In addition to our Q&A with Kendall, you’ll also find a blog tour giveaway and more information about the book, so be sure to scroll all the way down.
In the author’s note for SALT & STORM, you mention having little knowledge about whaling before writing this book. So why did you write a book about 19th century whaling?
I really didn’t set out to! I wanted to write about islands, and since the only island I know much of anything about is Martha’s Vineyard, I decided to set the book in New England. When I started thinking about the story, I looked into New England folklore and found stories of women who would make good luck charms for sailors. I thought that was so fascinating, especially combined with the history and culture of whaling in the area, so despite my lack of knowledge, I dove right in!
I knew I wanted there to be a fantasy element in the book because I wanted to write about those women. I love books that treat magic as something real, accepted, and integrated into society—I think it’s so fascinating how most people assume having magic would make life so much easier, when it probably would just make life more complicated.
As for blending historical fiction and fantasy, sailing has always had a close relationship with magic and superstition. A lot of the magic described in the book (like the idea that sailors can buy winds or that tattoos offer protection) came from real-life accounts that I found in my research. It’s not surprising, given how wild and unpredictable the sea is, that you’d want to try to put some faith into charms and magic.
I have to give the credit to my editor, Bethany Strout, for suggesting writing another book in this world. I don’t think there will ever be a sequel—I always knew that Avery’s story would begin and end with SALT & STORM—but I had been kicking around a couple of ideas for a prequel, focusing on some of the other Roe witches. Writing SALT & STORM, I had to come up with a lot of backstory that ended up not being used in the book, so this was a great opportunity to delve into some of that.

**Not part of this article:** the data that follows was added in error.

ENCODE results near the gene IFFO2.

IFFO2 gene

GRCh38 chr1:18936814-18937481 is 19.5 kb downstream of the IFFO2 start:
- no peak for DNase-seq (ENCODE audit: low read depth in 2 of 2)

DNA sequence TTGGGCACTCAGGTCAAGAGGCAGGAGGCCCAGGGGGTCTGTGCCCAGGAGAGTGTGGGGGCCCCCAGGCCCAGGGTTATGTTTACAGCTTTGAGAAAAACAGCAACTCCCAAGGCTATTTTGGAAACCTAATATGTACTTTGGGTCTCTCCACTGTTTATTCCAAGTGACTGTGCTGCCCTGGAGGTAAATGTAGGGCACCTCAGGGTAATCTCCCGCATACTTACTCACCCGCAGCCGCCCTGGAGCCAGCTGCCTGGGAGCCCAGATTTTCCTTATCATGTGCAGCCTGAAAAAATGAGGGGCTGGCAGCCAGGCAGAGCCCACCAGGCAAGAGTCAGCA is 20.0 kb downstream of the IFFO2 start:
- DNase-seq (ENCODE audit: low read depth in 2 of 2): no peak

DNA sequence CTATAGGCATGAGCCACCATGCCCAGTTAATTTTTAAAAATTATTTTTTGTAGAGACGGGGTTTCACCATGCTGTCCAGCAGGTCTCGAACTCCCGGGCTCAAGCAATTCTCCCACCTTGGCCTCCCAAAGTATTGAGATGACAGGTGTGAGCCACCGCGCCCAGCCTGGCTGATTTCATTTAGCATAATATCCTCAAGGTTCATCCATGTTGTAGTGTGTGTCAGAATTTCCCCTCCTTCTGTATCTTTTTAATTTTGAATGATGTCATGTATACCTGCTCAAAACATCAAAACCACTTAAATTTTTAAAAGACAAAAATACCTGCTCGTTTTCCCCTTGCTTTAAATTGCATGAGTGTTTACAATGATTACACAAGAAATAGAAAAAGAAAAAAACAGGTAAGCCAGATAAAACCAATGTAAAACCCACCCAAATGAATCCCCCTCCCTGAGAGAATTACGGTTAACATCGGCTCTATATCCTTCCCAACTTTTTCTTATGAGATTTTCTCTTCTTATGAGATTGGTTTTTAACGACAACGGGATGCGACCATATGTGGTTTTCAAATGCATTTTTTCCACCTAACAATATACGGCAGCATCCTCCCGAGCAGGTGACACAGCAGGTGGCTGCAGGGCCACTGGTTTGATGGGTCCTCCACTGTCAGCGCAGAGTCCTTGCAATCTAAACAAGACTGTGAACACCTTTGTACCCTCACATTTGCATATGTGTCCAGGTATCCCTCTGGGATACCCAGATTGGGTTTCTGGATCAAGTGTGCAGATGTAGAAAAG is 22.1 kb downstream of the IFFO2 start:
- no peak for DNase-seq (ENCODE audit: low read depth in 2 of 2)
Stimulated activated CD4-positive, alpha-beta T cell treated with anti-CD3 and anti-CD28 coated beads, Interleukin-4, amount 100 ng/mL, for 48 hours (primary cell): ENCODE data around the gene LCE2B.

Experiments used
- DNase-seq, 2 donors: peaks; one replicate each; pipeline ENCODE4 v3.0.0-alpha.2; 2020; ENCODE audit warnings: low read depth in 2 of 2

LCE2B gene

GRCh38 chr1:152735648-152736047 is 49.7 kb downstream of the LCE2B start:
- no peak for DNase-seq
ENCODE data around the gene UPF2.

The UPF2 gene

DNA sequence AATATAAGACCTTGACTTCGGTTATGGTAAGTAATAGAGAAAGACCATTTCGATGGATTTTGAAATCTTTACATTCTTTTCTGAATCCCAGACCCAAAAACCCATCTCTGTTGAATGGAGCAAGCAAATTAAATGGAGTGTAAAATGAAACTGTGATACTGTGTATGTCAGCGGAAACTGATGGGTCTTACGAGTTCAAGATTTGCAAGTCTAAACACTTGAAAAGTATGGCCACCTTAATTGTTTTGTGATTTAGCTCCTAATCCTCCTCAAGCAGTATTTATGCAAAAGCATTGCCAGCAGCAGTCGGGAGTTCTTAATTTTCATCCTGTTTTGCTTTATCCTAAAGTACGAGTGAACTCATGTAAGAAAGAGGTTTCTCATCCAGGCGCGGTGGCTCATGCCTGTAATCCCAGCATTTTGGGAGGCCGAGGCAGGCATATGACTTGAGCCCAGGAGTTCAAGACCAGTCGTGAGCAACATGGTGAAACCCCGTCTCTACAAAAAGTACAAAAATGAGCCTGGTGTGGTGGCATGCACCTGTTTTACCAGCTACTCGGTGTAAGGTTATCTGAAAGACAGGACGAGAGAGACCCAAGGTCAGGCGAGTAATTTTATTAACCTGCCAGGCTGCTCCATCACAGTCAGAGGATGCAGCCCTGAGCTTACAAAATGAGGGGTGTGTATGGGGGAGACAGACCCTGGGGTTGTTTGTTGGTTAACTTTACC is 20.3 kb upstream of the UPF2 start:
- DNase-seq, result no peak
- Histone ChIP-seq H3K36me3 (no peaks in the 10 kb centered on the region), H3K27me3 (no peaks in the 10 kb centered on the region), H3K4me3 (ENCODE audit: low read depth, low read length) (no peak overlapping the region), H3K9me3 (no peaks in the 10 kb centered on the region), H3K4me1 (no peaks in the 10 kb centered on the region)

The prequel was also a chance to see this world beyond just the island where SALT & STORM takes place. Avery mentions other magical people out in the world, and with the prequel, I’m able to show more of those people and how the rest of the world treats them.
What’s the most interesting tid-bit of information you learned while researching SALT & STORM?
I learned so much, but one of the things I found most fascinating was how these island communities dealt with the reality of a huge population of men being gone for several years at a time. Whaling trips took, on average, two to three years, and in that time the women back at home were expected to act as the heads of their households. They created these really tight-knit communities of mothers and wives, working together and supporting each other during the years their husbands were gone.
When the men came back, they would sometimes be on leave for only a few weeks or months before heading out again. I can only imagine how difficult and lonely that would be on both sides, especially given whaling’s extremely high mortality rate and the very likely possibility that married couples would never see each other again. But there was still real love and affection within these families; so many of the little things sailors made to pass the time were presents for their wives and sweethearts.
A lot of the history of whaling focuses on the men, but the struggles and successes of the women they left behind are just as deserving of attention.
You’re about to become a mother (congrats!). We know there are plenty of big differences between the two, but what is one similiarity between having a BOOK baby and having an ACTUAL baby?